Inside a Tornado

Tuesday, October 01, 1996
RELATED TAGS: NATURAL DISASTERS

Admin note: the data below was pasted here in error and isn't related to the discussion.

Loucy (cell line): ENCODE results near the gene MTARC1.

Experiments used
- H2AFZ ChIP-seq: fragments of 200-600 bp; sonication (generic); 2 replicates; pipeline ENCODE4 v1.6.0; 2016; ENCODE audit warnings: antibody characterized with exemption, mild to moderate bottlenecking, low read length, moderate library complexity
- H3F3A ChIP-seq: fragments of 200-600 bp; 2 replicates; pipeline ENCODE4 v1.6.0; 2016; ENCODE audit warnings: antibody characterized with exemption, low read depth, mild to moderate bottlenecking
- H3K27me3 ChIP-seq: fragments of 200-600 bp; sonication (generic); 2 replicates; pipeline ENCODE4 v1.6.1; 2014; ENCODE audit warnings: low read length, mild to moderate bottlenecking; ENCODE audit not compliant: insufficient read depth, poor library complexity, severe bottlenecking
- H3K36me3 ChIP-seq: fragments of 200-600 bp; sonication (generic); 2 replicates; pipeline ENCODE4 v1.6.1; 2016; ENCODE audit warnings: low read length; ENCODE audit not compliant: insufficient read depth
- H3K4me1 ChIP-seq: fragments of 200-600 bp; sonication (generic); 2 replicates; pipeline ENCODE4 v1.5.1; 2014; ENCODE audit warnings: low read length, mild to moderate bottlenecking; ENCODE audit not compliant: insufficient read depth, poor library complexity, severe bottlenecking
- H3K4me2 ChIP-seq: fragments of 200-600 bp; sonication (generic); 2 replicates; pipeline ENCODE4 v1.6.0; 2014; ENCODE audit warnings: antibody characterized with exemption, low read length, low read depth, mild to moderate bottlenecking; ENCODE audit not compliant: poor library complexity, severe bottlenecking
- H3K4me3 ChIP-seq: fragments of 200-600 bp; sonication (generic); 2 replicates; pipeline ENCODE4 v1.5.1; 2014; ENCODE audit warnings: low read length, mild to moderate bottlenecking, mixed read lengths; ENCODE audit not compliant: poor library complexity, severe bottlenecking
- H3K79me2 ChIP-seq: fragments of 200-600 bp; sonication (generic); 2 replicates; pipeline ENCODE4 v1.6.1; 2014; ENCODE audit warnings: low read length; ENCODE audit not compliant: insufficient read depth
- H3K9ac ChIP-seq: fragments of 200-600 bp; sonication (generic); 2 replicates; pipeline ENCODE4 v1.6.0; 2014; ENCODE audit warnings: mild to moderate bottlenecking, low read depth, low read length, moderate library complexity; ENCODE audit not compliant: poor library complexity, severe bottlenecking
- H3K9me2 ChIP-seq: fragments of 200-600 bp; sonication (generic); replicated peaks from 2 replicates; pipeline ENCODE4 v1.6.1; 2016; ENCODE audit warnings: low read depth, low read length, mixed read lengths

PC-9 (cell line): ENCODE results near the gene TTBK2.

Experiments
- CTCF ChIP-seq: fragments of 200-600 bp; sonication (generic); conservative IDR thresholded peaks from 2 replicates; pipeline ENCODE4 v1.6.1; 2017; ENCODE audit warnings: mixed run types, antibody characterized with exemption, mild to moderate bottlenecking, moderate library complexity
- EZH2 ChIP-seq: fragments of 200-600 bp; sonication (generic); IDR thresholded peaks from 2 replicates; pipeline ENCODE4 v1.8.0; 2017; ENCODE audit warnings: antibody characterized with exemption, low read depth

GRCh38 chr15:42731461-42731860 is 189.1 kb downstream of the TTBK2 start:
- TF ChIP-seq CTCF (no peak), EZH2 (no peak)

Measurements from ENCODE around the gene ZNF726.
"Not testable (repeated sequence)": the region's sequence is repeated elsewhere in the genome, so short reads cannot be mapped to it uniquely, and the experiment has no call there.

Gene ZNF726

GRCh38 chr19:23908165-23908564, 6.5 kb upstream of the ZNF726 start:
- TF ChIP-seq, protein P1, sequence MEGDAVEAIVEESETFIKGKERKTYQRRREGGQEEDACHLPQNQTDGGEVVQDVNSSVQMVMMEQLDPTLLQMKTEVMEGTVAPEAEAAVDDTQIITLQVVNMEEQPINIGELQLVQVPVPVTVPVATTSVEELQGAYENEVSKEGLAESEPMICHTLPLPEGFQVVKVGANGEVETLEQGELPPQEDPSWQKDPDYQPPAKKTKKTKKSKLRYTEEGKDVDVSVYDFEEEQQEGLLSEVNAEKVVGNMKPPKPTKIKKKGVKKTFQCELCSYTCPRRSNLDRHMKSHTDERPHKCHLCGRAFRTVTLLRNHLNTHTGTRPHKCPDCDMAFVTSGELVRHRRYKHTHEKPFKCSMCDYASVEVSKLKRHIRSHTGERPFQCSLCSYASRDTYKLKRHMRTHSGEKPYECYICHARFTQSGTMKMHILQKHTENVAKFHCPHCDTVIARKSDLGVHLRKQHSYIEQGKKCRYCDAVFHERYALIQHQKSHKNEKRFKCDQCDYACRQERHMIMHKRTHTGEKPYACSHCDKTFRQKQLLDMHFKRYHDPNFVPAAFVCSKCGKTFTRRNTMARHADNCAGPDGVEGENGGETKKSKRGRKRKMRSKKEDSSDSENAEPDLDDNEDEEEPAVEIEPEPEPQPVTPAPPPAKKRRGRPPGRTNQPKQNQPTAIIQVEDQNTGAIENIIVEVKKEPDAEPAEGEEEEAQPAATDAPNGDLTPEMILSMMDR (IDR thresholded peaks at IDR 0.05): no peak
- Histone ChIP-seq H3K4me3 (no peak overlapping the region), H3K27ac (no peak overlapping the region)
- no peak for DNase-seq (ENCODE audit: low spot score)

Tornadoes are the most violent of storms, and perhaps the least understood. These vortices of upwardly spiraling wind have been studied for decades, but information about them is usually, and understandably, obtained from a distance, precluding fine-scale measurements of rotational speed, shear forces, and internal wind pathways. Three meteorologists, Joshua Wurman and Jerry Straka of the University of Oklahoma, and Erik Rasmussen of the National Severe Storms Laboratory, decided to get a little closer. Using a radar dish mounted on a small truck, they drove within two miles of a giant twister, closer than one normally gets to a tornado voluntarily. As the tornado rampaged through Dimmitt, Texas, the meteorologists recorded wind speeds exceeding 140 miles an hour. The yellow and pink areas in these images show wind moving away from the radar; green shows wind moving toward it The really original thing here, says Straka, is that we were able to get that close to a tornado and see that all the theoretical models that we’ve developed over the past 20 years really do work.
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